Odyssey issued (1975), a double-LP, just as the progrock movement was hitting the end of its not-very-long apogee in the musical landscape. What the Moody Blues, Hendrix, King Crimson et al had wrought was in full flower but would soon start its multi-year topple. Rypdal was never very much in the genre's eye but savvy consumers knew both him and the impeccable ECM, constantly on the lookout for new material from each. Few musicians could be said to be molded in the same spirit of extreme adventurousness and wide open possibilities as Terje. Brynwulfe Blix played a highly unorthodox organ- slow, spacy, never once betraying itself as the perennial instrument of favor amongst boozy, business-suited, cocktail bar habitants. His application of it dealt in a wholly synthesizerish spin, advantaging long drawn out nuances that few to that time, or since, ever bothered with. The whole five piece fell perfectly into cerebrally somnambulistic trancing on "Rolling Stone," one of Rypdal's early classics, a truncated version of which would appear on the rare-ish New Jazz Festival '75 disc. The guitarist's style was fairly settled now and he'd hold to it for an appreciable period, to the delight of a building fan base.
Photo by Hans Arne Nakrem
1976's After the Rain commenced a concentration into that voice. This LP was a Mike Oldfield-ish affair: every instrument (electric and acoustic guitars, string ensemble, piano, electric piano, soprano sax, flute, bells, and, yes, tubular bells) was played by the guitarist exclusively. Only wife Inger had any auxiliary part, encanting wordless etherealities. Most musicians, allowed such self-indulgence, disappoint rather horribly- not so Rypdal. This was the most engrossing collection to date and would remain one of his better releases, holding a delicate interface between sparse surreality and Satie-ish ghostly lushness, slowly billowing with soft breezes, deftly illuminating the composer's truest playing voice. That mutant guitar sang like an otherwordly feline, nimbly jumping levels in slow arcs, glistening with Jovian pastels.
But a one-man horse is never meant to be ridden far, so when Waves rolled into the market, Terje had recaptured Jon Christensen, then snagged the estimable Palle Mikkelborg (trumpet, fluegelhorn, and keyboards). The album, titularly bulking up on the metaphor of the last disc, was pronouncedly weightier and drifted noticeably more to the trad side of jazz, Mikkelborg being the chiefest instigator. The trumpeter doubled on keyboards, as did Rypdal, who wrought a strikingly mouth-harpy patch that sprinted lankily, squeaking and fidgeting alongside the mournful trumpet. The eternally solemn baseline remained rock solid, chill Nordic psyche ever leaning over each player's shoulder, attentive that creators never forget heritage and nurture. Rypdal hadn't really hogged the spotlight at any point in his entire career, even when soloing on After the Rain. This meant that he was back to complementary playing and this date became actually more Mikkelborg's showcase than the guitarist's. The atmosphere's energetically somber except for a bizarre "Stenskoven," more toward what Frisell would later do with Americana themes than anything else and a jaded carnival ditty in progressive drag.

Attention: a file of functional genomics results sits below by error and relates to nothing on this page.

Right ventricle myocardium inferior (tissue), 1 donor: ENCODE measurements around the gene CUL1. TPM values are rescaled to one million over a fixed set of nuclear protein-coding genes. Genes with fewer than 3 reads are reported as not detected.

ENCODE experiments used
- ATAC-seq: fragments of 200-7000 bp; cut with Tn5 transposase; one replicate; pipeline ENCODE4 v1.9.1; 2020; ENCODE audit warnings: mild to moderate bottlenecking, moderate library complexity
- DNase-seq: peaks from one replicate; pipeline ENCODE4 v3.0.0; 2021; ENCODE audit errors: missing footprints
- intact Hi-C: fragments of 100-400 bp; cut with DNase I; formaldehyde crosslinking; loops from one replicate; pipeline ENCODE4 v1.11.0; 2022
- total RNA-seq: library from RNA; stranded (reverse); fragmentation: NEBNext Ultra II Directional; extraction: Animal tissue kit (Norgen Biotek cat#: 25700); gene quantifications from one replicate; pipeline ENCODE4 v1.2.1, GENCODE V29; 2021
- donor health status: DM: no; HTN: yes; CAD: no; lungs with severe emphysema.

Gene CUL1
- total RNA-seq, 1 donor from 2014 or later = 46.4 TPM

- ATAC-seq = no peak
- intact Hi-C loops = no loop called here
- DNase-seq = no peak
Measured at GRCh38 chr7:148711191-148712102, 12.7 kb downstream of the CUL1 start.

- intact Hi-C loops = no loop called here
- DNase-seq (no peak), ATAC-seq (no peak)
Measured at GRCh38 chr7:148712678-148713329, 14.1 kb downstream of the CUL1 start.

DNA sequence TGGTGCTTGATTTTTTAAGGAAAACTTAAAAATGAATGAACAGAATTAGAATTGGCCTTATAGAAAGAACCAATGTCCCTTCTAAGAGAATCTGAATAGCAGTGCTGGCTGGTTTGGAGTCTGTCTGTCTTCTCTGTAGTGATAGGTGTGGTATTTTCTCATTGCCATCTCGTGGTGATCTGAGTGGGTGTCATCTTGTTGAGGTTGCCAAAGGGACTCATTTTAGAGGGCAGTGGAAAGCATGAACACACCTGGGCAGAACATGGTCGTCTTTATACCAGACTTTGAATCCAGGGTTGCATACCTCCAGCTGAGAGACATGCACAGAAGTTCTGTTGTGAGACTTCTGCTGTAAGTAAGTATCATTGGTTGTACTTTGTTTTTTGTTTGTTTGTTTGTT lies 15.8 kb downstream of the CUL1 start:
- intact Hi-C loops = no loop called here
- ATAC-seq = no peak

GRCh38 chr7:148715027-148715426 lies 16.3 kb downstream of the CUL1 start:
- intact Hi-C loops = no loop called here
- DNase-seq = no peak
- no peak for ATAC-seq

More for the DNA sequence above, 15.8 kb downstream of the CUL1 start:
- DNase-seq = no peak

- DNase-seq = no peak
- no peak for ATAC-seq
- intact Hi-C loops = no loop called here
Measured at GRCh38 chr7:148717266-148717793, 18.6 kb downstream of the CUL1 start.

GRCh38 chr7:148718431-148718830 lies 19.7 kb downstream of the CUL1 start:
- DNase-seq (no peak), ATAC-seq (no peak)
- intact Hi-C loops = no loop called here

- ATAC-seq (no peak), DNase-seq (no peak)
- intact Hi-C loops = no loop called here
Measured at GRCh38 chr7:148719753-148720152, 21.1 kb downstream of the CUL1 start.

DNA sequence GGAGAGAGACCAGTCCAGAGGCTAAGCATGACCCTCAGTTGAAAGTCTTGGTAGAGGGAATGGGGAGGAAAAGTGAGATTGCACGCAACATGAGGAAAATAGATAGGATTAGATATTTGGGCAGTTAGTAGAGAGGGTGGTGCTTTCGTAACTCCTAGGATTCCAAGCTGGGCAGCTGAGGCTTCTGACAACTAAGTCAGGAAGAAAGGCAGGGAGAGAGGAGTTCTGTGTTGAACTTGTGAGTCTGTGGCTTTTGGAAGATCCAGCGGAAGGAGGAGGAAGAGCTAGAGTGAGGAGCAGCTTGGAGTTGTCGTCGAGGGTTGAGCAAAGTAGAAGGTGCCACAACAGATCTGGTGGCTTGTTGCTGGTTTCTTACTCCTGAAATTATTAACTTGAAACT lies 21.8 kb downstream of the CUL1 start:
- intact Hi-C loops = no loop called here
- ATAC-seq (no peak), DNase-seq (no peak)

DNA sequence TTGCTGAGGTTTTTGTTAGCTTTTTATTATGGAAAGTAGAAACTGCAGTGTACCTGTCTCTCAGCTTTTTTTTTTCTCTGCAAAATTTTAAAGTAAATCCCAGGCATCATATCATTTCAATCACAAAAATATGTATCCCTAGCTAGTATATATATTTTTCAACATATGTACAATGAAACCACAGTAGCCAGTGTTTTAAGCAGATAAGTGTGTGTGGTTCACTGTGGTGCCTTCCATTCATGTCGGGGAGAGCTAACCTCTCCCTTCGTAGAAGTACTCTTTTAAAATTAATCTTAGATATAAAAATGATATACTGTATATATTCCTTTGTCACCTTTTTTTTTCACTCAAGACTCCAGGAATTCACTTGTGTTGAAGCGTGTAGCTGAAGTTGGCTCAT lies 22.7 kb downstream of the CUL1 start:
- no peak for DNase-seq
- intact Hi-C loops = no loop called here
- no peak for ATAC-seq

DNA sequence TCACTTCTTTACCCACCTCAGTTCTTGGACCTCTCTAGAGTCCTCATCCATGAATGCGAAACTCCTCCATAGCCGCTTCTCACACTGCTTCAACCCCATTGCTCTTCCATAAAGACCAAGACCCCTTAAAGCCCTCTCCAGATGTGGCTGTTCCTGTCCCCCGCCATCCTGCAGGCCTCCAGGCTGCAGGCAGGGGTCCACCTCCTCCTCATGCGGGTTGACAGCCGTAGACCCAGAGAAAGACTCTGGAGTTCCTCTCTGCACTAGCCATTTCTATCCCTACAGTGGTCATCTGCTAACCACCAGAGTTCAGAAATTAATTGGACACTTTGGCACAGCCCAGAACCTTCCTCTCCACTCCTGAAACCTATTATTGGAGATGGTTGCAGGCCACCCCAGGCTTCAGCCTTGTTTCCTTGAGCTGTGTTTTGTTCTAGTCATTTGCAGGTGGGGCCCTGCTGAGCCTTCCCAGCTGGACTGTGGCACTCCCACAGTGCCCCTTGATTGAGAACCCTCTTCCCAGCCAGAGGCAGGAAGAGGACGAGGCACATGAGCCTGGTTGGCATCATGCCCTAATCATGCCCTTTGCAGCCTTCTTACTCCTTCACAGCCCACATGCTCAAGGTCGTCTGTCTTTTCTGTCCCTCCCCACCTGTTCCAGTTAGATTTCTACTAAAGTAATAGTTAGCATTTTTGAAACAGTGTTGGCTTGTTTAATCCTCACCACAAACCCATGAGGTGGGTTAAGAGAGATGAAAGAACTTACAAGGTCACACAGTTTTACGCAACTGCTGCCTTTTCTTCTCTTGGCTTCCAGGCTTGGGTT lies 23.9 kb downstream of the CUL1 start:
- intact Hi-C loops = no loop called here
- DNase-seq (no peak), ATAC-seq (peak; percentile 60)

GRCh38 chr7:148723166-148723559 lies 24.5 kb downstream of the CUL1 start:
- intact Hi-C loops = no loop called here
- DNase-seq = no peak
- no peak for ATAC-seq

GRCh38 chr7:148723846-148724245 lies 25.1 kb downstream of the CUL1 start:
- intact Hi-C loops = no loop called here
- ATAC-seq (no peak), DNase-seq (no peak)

The Rypdal/Vitous/DeJohnette release (1979) was striking in several ways. DeJohnette had been listening closely to Christensen, and if there's anyone a drummer can be complimented in being emulated by, it would be Jack DeJohnette. He, of course, is more muscular than Christensen but the correlative tempering placed upon his appearance on this disc is marvelous. Miroslav Vitous, ex-Weather Reporter and long a staple in the early fusion scene (having played with McLaughlin and such) came equipped with an Eberhard Weberian proclivity to bowing in highly lyrical lines, never content to merely sit as a rhythm box. Above them, Rypdal swooped and scried, a bent angel weeping at the world's pain, relishing its mysteries, warping between dimensions. The trio harked back to the Odyssey days, brimming with fog and muted light, dew-swept and glacially arid. The addition of keyboards heightened tenor tremendously, Vitous' bowing oft lost in the context, blending like a synthesizer atop Rypdal's sensitive ivory tones, as in "Will." ECM had flashed back to its origins.